What Pro Bono Judicial Bypass Work Looks Like in Practice

Welcome to Judicial Bypass Week at If/When/How! We’re highlighting the excellent work of attorneys, advocates, academics, and youth around the country who are working to make mandatory parental involvement laws a thing of the past, ensuring that young people who can’t, or can’t safely, involve their parents in their abortion decisions are able to access the care they need swiftly and without shame or stigma.

Blake Rocap, a white-skinned man wearing a suit
Blake Rocap

Blake Rocap works as legislative counsel for NARAL Pro-Choice Texas and is a longtime board member at Jane’s Due Process, the Texas legal nonprofit that supports young people who need abortion care in the Lone Star state. He also serves on the board of the Women’s Health and Family Planning Association of Texas, and is a volunteer attorney with Jane’s Due Process.

We asked Blake to tell us how he got into the work, and how he approaches some of the biggest challenges in the fight to make sure young folks have access to a full spectrum of reproductive health care decisions.

If/When/How: How did you get into working to help young folks access abortion care?

Blake Rocap: I had the good(?) fortune of growing up in Texas and finishing my undergraduate work and law school at the beginning of the extreme anti-abortion takeover of the Texas Legislature. When I was 17 and started college, there was no parental involvement law in Texas. By the time I finished my undergraduate degree and was in law school, Texas was enforcing a parental notification law, and I was a summer law clerk for Jane’s Due Process. I thought the parental involvement law was exceptionally invasive, but if a judicial bypass was going to be required, I knew that those young people who needed a bypass deserved competent, trained counsel to help them. Helping people secure their rights was exactly what I went to law school for, so it was a natural fit.

If/When/How: What do you see as the biggest challenges to abortion access for young people right now — where you live, or for the folks you work with, or more broadly/politically speaking?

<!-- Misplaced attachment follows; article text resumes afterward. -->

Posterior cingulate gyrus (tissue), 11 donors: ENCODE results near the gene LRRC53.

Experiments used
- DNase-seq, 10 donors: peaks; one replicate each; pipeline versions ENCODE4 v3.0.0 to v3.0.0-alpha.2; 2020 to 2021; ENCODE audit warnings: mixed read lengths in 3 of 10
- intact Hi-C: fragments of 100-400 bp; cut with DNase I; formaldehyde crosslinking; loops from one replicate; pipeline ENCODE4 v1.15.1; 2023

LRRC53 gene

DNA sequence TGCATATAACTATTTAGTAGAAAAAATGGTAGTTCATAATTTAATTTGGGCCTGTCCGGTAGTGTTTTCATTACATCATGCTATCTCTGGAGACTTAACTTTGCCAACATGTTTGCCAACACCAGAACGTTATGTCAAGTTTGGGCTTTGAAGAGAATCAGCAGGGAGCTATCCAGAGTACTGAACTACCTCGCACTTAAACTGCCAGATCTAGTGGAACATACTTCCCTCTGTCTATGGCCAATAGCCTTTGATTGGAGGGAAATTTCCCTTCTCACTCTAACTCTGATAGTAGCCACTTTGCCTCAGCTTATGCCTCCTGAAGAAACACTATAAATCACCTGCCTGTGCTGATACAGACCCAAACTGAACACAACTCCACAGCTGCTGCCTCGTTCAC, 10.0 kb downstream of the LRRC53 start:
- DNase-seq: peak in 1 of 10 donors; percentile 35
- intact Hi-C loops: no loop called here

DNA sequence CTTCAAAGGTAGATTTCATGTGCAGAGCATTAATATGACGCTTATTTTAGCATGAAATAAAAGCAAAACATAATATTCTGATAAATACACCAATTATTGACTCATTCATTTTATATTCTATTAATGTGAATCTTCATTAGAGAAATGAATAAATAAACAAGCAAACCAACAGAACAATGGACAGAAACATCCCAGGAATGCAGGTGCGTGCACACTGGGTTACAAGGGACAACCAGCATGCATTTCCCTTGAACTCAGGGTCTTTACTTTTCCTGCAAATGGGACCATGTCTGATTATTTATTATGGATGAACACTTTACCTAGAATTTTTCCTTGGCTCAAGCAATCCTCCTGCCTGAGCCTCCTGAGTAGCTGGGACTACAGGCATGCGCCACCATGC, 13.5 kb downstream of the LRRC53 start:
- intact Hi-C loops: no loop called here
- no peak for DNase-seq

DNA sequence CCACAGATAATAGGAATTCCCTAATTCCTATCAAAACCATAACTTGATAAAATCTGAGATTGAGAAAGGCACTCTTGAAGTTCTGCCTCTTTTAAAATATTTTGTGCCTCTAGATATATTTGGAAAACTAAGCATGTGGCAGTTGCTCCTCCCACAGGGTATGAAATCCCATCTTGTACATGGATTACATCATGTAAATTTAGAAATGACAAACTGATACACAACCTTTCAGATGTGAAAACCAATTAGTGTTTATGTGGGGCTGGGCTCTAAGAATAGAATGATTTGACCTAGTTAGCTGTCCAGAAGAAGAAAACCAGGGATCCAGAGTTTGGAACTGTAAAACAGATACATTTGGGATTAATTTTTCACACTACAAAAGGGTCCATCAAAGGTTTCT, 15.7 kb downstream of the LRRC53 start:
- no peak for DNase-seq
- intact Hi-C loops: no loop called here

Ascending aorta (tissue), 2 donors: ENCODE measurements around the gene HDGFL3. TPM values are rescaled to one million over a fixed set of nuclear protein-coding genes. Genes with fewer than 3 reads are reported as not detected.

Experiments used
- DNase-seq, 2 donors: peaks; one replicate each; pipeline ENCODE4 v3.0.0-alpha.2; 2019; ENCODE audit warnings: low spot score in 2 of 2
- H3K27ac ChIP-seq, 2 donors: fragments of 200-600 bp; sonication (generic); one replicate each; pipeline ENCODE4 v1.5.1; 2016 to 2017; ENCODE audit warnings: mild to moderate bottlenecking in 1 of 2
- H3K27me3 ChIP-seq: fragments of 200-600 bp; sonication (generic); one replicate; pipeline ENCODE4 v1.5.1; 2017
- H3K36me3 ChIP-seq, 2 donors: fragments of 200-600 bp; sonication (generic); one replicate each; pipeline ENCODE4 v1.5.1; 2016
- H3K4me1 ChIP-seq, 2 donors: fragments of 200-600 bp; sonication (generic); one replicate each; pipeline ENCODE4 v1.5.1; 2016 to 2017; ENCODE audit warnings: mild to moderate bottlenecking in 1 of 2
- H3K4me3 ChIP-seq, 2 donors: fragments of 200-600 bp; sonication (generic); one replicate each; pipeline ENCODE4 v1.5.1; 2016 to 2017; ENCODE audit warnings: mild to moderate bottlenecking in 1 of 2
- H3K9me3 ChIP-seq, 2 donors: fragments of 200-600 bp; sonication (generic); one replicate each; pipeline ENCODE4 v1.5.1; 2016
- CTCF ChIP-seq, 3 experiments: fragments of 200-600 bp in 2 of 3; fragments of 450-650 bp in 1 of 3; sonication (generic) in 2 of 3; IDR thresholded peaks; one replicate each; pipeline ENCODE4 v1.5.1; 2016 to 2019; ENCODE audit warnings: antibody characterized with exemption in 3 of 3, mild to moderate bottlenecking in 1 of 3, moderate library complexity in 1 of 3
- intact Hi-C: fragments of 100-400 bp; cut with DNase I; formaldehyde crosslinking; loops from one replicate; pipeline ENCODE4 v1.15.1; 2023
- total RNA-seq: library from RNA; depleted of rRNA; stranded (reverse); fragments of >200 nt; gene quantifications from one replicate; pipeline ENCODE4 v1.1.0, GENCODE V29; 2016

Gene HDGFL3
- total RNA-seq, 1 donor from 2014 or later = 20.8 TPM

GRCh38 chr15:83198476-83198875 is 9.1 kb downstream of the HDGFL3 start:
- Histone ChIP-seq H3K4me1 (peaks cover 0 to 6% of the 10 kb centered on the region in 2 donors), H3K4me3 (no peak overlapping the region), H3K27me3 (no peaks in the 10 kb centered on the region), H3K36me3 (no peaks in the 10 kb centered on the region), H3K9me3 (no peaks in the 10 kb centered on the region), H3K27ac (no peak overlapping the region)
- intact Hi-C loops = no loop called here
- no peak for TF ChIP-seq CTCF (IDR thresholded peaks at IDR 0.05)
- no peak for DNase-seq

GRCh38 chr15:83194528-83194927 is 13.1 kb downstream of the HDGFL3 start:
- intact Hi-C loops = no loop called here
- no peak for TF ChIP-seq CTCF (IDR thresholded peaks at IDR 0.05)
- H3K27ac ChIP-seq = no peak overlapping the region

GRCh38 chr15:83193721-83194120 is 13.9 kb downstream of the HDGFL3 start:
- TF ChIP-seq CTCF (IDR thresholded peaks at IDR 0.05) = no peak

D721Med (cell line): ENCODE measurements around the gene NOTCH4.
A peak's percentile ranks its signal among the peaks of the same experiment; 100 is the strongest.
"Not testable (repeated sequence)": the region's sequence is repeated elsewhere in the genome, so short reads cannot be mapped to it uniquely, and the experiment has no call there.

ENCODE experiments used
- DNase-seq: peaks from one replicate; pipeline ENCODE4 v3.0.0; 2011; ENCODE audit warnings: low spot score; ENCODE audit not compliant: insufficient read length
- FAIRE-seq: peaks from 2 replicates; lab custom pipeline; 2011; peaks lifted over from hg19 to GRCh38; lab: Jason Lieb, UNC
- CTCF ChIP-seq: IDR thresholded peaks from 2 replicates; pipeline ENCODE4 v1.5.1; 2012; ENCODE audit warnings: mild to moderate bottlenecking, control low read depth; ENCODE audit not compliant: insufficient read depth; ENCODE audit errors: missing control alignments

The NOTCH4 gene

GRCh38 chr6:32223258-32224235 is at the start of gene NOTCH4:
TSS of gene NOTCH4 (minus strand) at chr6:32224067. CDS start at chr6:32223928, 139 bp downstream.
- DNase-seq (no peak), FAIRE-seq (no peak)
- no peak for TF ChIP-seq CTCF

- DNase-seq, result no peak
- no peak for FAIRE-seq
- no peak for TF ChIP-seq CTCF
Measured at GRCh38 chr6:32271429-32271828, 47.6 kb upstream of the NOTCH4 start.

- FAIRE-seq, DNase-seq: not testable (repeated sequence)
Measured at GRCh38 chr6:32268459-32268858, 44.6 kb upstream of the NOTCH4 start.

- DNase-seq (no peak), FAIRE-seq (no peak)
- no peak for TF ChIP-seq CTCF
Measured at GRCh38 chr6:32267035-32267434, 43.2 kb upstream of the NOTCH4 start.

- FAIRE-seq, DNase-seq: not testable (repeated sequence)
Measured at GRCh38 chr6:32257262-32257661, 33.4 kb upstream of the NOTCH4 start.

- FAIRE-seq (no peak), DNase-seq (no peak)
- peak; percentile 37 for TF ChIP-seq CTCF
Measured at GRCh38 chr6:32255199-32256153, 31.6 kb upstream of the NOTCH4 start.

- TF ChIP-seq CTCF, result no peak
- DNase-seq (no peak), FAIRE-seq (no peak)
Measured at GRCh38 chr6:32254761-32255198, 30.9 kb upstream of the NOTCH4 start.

BR: All of the challenges that anyone faces in accessing abortion are usually bigger barriers to youth. Transportation, cost, time away from work and school. In Texas, in addition to those more universal obstacles, lack of quality evidence-based sex education (and therefore stigma surrounding reproductive health) lead to pregnant teens in need of more education about their bodies and healthcare. Unfortunately this lack of education is often conflated with a lack of knowledge of their own circumstances and ability to make the decision that is best for them. This has the effect of denying young people agency to make their own healthcare decisions and makes it far too easy for adults to dismiss their decision-making.

If/When/How: What advice do you have for lawyers who want to get into challenging and navigating parental involvement laws?

BR: Like any other practice area, there are other attorneys who are willing to help you understand the specific circumstances in your community and how the judicial bypass practice works in your state. They can be your best resource for getting involved. Determine what the referral process or organization is for youth to comply with parental involvement laws in your state and community.

If/When/How: What’s the biggest misunderstanding or misconception that other folks — maybe even other folks in the repro movement — have about parental involvement laws and the judicial bypass process?

BR: That young people have a different range or type of decision-making process, or emotional response, to a pregnancy decision than adults have, and so should be taken less seriously, supported less, or provided less patience than adults.

If/When/How: What inspires you to continue doing this work even (or especially) in a political climate or geography hostile to abortion access?

BR: The rewarding feeling that I was able to help someone when they needed it most.

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